18. 18. JAX-RS SampleAs an EJB, using @Resource and security annotations@Path("root")@Statelesspublic class RootResource { @Context UriInfo ui; @Resource DataSource myDB; public RootResource() { ... } @Path("{id}") @RolesAllowed("manager") public SubResource find(@PathParam("id") String id) { return new SubResource(id); }} 18 18
  19. 19. JAX-RS SampleAs a CDI bean, using @Inject and scope annotations@Path("root")@ApplicationScopedpublic class RootResource { @Context UriInfo ui; @Inject @CustomerDB DataSource myDB; @Inject @LoggedIn User user; public RootResource() { ... } @Path("{id}") public SubResource find(@PathParam("id") String id) { // ... }} 19 19
  20. 20. How to Obtain UniformityCombination of annotations "just work"• Annotations are additive• New behaviors refine pre-existing ones• Strong guidance for new APIs Classes can evolve smoothly 20 20
  21. 21. Extensibility• Level playing field for third-party frameworks• Pluggability contracts make extensions look like built-in technologies• Two main sets of extension points : – Servlet 3.0 pluggability – CDI extensions 21 21
  22. 22. Servlet 3.0 Pluggability• Drag-and-drop model• Web frameworks as fully configured libraries – Contains "fragments" of web.xml – META-INF/web-fragment.xml• Extensions can register listeners, servlets, filters dynamically• Extensions can discover and process annotated classes @HandlesTypes(WebService.class) public class MyWebServiceExtension implements ServletContainerInitializer { ... } 22 22
  23. 23. Extensibility in CDI• Drag-and-drop model here too• Bean archives can contain reusable sets of beans• Extensions can process any annotated types and define beans on-the-fly• Clients only need to use @Inject – No XYZFactoryManagerFactory horrors ! @Inject @Reliable @PayBy(CREDIT_CARD) PaymentProcessor processor; 23 23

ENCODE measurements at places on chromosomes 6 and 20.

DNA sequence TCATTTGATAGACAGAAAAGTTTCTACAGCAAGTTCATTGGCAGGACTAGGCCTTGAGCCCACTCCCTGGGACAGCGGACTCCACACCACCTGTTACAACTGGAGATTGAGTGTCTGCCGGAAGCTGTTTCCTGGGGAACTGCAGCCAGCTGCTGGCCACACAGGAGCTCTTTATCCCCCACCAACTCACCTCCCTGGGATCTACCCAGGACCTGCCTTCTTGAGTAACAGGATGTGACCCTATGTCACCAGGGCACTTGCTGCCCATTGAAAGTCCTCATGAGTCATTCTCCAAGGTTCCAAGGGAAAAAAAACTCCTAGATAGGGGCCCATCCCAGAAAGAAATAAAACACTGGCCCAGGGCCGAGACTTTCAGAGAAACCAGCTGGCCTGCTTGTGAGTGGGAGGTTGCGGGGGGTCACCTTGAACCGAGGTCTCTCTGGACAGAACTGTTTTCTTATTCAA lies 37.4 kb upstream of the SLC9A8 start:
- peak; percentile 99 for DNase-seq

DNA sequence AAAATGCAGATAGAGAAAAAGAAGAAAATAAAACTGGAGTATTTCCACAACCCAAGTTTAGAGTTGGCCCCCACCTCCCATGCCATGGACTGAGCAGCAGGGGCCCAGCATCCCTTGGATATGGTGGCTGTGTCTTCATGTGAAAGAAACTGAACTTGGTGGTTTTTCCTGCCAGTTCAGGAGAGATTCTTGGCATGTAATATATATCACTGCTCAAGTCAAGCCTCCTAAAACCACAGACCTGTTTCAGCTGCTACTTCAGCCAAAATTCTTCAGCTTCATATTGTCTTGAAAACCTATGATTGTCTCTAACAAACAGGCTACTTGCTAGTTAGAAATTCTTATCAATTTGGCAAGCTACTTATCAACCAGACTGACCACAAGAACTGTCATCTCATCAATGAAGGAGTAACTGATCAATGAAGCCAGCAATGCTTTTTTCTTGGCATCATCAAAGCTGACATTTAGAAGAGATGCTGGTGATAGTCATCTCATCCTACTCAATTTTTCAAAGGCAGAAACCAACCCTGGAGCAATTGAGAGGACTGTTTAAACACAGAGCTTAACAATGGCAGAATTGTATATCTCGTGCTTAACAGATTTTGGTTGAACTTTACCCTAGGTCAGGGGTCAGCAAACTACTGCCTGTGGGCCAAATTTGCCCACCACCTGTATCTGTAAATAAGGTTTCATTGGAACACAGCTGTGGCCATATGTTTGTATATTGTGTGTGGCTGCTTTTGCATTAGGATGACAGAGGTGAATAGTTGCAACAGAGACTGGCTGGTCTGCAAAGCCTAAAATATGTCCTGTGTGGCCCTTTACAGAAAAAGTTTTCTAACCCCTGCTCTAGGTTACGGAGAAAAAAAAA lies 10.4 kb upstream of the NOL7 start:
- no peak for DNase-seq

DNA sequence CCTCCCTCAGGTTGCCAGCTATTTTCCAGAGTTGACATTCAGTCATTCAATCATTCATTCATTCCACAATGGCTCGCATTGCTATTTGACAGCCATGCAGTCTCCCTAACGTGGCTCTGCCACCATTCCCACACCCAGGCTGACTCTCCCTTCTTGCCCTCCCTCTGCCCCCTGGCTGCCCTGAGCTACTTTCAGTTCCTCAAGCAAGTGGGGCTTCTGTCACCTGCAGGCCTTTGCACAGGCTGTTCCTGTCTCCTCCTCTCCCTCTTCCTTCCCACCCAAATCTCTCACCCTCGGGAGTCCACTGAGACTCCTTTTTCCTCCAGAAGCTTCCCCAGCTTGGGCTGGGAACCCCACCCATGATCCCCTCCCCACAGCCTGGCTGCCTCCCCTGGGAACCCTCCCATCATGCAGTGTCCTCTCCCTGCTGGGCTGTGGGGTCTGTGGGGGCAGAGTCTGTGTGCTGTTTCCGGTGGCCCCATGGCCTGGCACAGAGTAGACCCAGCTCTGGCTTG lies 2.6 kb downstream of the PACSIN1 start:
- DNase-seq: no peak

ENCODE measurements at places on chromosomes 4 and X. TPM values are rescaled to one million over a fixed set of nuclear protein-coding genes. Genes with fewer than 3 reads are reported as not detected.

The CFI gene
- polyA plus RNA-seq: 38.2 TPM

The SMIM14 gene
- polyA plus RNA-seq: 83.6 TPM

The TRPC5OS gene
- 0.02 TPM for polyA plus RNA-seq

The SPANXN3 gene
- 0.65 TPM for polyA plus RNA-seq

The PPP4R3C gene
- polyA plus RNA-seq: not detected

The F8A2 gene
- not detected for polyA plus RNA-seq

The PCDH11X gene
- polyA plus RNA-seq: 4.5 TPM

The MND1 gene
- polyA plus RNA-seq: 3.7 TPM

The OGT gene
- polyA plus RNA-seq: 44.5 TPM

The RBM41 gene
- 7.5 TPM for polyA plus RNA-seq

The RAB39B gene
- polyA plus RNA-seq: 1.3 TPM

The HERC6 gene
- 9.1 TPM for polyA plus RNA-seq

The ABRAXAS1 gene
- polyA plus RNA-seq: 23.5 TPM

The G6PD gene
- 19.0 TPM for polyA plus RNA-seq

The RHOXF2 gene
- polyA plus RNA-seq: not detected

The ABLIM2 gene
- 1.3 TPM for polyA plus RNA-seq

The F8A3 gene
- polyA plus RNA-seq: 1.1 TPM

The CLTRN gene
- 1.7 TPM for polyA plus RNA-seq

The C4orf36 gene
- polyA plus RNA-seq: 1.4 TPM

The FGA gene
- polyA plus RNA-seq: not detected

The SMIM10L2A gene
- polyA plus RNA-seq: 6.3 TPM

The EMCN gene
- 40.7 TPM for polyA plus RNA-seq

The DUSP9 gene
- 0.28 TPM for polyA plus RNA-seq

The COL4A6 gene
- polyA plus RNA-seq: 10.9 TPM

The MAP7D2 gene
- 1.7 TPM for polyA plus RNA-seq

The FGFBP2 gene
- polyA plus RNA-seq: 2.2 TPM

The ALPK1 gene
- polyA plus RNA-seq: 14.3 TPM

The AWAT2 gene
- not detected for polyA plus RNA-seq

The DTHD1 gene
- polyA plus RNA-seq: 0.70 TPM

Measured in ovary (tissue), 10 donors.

24. 24. Features you should know about 24 24
  25. 25. Resource JARsWEB-INF/lib/{*.jar}/META-INF/resources• Modular web applications static content – Images, CSS, JavaScript (think dojo, jquery, ...)• a JAR placed in WEB-INF/lib has static content from its META-INF/resource directory served from the application web-context root : WEB-INF/lib/pictures.jar/META-INF/resources/foo.png WEB-INF/lib/styles.jar/META-INF/resources/foo.css WEB-INF/lib/scripts.jar/META-INF/resources/foo.js http://host:port/webcontext/foo.png http://host:port/webcontext/foo.css http://host:port/webcontext/foo.js 25 25
  26. 26. Two ways to Connect Beans in CDI• Dependencies (@Inject)• (Somewhat) strongly coupled• Clients hold references to beans @Inject @Reliable OrderProcessor processor;• Events (@Observes)• Loosely coupled• Observers dont hold references to event sources void onProcesses(@Observes OrderProcessesEvent e) { ... } 26 26
  27. 27. Events are Transaction-Aware• Events queued and delivered near at boundaries• Specify a TransactionPhase – BEFORE_COMPLETION – IN_PROGRESS – AFTER_COMPLETION – AFTER_FAILURE, AFTER_SUCCESS• Supersedes TransactionSynchronizedRegistry API• Mix transactional and non-transactional observers public void onProcesses(@Observes(during=AFTER_SUCCESS) OrderProcessedEvent e) { ... } 27 27
  28. 28. Global JNDI Names• Standard names to refer to (remote) beans in (other) applications• java:global/application/module/bean!interface• Also used to lookup EJB component within the standalone container API (EJBContainer) 28 28
  29. 29. What is java:global ?• New JNDI namespaces to match the packaging hierarchy java:global java:app java:module java:comp (legacy)• Share resources as widely as possible java:app/env/customerDB• Refer to resources from any module in the application @Resource(lookup="java:app/env/customerDB") DataSource db; 29 29
  30. 30. Using Producer Fields for Resources• Expose container resources via CDI public class MyResources { @Produces @Resource(lookup="java:app/env/customerDB") @CustomerDB DataSource ds; @Produces @PersistenceContext(unitName="payrollDB") @Payroll EntityManager em; } 30 30
  31. 31. Using Producer Fields for Resources• Expose container resources via CDI public class MyResources { @Produces @Resource(lookup="java:app/env/customerDB") @CustomerDB DataSource ds; @Produces @PersistenceContext(unitName="payrollDB") @Payroll EntityManager em; }• Clients use @inject @Inject @CustomerDB DataSource customers; @Inject @Payroll EntityManager payroll; 31 31
  32. 32. The VerdictA Better Platform• Less boilerplate code than ever• Fewer packaging headaches• Uniform use of annotations• Sharing of resources to avoid duplication• Transaction-aware observer pattern for beans• Strongly-typed decorators• ... and more! 32 32
  33. 33. Resources• http://www.oracle.com/javaee• http://youtube.com/GlassFishVideos• http://blogs.oracle.com/theaquarium• http://glassfish.org 33 33
  34. 34. <Insert Picture Here>Alexis.Moussine-Pouchkine@Oracle.COM@alexismp 34